As usual, getting the IP of the VM:
Scanning for Services and Opened ports:
# nmap -O -sT -sV --top-ports 1000 192.168.1.136
# nmap -sT -sV -p- 192.168.1.136
The UDP scan showed just port 53 opened:
So by now, we know the target is running OpenSSH 7.2p2 (which is vulnerable to username enumeration), and an Apache 2.4.18 server.
To enumerate the services further, you could nc to the target on each port. In this case, the ssh service could be enumerated further:
Googling for the package header “4ubuntu2.4” leads us to the following result on launchpad, so that now we know the target is supposedly running an Ubuntu 16.04 Xenial.
The apache daemon doesn’t give us any additional information:
# nc -nv 192.168.1.136 80
(UNKNOWN) [192.168.1.136] 80 (http) open
HEAD / HTTP/1.0
HTTP/1.1 400 Bad Request
Date: Fri, 02 Feb 2018 10:36:55 GMT
Server: Apache/2.4.18 (Ubuntu)
Content-Type: text/html; charset=iso-8859-1
So the next step is to enumerate the target web server and what content is running on it:
The very first thing you would do is view the source code and look for anything interesting. Afterwards, look at the way the links are structured. In this case you would notice that each link points to a filename with .php extension, which means the server may be vulnerable to an LFI.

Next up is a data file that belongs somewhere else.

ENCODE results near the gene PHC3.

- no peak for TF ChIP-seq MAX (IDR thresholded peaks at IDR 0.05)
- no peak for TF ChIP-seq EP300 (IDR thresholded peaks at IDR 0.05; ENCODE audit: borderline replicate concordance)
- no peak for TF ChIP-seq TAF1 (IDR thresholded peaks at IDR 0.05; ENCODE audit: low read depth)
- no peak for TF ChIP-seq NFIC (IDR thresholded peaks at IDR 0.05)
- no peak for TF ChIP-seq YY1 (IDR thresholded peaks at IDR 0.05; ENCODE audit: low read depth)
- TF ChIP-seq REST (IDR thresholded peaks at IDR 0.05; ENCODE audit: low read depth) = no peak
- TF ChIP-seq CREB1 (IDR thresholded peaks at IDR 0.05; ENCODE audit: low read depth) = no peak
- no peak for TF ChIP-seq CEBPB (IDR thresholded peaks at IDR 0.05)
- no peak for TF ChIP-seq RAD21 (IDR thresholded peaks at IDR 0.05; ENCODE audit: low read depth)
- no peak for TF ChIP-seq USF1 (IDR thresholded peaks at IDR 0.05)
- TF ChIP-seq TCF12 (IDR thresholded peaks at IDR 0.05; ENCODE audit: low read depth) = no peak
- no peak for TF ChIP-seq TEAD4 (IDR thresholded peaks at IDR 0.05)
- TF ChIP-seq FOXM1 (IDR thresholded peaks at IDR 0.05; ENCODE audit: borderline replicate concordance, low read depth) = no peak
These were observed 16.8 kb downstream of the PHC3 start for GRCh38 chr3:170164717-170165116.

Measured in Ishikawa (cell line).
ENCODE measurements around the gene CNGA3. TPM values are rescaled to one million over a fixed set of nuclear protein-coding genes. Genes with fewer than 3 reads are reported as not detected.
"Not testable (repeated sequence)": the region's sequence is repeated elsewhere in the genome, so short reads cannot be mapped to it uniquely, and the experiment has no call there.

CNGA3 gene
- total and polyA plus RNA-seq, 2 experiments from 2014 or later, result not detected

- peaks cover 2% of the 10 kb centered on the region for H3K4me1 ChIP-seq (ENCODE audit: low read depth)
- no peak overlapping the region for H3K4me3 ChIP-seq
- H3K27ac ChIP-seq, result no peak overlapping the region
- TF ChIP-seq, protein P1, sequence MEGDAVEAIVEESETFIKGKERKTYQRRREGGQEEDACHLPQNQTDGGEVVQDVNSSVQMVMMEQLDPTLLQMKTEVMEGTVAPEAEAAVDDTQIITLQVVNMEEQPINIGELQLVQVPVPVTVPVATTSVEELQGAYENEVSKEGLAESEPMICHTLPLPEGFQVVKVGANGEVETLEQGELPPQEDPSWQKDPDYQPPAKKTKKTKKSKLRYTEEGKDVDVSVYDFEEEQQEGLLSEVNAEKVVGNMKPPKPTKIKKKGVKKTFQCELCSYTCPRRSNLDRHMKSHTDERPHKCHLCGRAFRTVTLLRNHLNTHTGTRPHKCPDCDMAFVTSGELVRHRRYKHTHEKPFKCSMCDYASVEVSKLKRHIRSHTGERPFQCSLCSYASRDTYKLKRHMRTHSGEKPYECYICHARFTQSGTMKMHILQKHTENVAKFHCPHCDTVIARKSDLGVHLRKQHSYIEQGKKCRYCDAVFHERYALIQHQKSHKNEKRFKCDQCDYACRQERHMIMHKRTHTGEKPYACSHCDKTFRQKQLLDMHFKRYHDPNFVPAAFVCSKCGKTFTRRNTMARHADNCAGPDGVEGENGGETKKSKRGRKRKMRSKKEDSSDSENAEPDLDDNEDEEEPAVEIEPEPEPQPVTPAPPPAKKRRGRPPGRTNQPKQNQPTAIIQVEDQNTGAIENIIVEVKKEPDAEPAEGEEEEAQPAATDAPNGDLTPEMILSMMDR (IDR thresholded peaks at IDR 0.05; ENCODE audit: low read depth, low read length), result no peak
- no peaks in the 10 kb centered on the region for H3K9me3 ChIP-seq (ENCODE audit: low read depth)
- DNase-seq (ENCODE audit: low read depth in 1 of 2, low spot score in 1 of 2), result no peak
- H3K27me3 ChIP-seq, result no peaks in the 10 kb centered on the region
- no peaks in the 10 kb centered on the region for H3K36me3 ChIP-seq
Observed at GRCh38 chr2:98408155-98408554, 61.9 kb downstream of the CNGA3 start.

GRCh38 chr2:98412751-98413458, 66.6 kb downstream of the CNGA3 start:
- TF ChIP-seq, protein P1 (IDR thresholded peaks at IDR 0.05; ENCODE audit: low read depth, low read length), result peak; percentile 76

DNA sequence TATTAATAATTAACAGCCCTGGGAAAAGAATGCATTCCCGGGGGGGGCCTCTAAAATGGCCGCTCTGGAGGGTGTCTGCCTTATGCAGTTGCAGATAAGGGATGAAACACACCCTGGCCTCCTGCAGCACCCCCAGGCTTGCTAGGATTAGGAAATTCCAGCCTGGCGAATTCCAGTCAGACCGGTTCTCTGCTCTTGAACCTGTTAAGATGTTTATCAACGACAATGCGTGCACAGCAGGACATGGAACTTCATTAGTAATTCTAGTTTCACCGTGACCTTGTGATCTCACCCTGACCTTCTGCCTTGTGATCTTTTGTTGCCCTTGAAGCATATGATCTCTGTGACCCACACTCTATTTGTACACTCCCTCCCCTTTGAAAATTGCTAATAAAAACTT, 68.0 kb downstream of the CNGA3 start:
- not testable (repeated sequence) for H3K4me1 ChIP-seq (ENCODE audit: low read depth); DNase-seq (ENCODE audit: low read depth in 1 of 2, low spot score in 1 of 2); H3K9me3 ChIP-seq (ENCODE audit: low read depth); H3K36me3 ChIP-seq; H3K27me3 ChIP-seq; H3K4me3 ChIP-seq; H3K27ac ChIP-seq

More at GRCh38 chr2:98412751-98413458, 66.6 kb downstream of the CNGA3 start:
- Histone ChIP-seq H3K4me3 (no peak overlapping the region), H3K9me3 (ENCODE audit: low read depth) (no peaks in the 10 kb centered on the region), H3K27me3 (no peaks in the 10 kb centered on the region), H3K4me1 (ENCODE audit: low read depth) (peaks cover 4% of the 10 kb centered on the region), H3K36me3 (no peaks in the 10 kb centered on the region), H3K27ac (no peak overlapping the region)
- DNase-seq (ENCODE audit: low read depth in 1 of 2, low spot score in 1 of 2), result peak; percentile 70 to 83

For example, going to the following page:
and swapping the “file” variable with:
http://192.168.1.136/index.php?file=/etc/passwd doesn’t give us any feedback or error.
The second thing that you would notice is that when you go through each link the content is actually included twice, which means the original content of the index.php file is actually written within the about.php and research.php files. Checking them out directly proves that, by visiting directly the /about.php page:
And the third thing you may want to look is for a robots.txt file exposing any directories which is not present on the server.
Reading the text on the “about.php” page brings the attention to the following text:
contact us at firstname.lastname@example.org.
Keeping in mind that the target is vulnerable to a username enumeration, consider this is gold. However, unfortunately in this case this wouldn’t bring us any further:
To check for any possible vulnerabilities on target, you should run nikto and nmap at this point:
# nikto -C all -h http://192.168.1.136
# nmap -sT --script vuln -p80 192.168.1.136
The nmap NSE scan didn’t show anything useful and it froze several times so I got sick of it and haven’t included a screenshot.
Running dirb and dirbuster both showed nothing interesting. So getting back from the beginning and trying to play with the URI with the hope of finding an LFI again, you could try a local file you could have access to which is actually included (either a .css or a .js file in the template):
So an LFI exists indeed, however currently we have no way of enumerating a file outside the web server directory structure.